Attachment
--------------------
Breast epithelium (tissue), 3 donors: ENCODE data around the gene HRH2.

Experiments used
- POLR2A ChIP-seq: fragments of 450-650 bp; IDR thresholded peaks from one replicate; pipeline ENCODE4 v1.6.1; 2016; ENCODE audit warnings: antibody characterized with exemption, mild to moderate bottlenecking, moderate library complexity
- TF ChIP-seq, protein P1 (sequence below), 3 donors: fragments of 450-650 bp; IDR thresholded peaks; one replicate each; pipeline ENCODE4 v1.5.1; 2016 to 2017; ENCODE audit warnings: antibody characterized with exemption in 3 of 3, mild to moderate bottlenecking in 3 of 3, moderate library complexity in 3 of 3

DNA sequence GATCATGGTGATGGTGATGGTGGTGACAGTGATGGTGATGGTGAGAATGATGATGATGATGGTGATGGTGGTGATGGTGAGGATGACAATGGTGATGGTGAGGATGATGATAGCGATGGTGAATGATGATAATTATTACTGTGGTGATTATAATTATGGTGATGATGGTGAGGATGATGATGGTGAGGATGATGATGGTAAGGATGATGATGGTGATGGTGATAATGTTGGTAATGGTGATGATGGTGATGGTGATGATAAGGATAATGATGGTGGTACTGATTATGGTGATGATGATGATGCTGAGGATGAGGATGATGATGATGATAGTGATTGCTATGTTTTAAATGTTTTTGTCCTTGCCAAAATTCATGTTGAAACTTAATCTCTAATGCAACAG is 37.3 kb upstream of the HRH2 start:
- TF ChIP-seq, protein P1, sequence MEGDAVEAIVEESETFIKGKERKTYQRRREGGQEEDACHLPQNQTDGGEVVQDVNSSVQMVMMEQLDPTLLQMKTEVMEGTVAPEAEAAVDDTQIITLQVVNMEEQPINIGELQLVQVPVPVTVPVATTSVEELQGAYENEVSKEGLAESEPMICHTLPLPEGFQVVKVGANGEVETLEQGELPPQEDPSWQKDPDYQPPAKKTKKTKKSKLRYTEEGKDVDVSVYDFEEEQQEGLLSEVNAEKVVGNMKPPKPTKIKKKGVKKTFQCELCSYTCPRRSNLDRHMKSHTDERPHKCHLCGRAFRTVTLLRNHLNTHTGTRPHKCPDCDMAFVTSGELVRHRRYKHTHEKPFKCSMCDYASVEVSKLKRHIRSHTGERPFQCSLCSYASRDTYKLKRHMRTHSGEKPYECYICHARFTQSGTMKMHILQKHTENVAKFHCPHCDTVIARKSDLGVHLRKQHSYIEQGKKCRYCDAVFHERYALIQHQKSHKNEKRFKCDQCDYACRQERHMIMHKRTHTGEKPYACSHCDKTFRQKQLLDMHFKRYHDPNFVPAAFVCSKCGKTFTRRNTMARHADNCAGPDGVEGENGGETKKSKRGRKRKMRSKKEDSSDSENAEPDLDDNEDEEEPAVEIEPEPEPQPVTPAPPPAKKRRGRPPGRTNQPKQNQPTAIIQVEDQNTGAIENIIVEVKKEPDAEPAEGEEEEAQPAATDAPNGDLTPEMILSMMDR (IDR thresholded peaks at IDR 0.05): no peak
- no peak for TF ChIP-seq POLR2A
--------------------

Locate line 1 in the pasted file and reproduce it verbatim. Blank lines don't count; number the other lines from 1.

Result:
Breast epithelium (tissue), 3 donors: ENCODE data around the gene HRH2.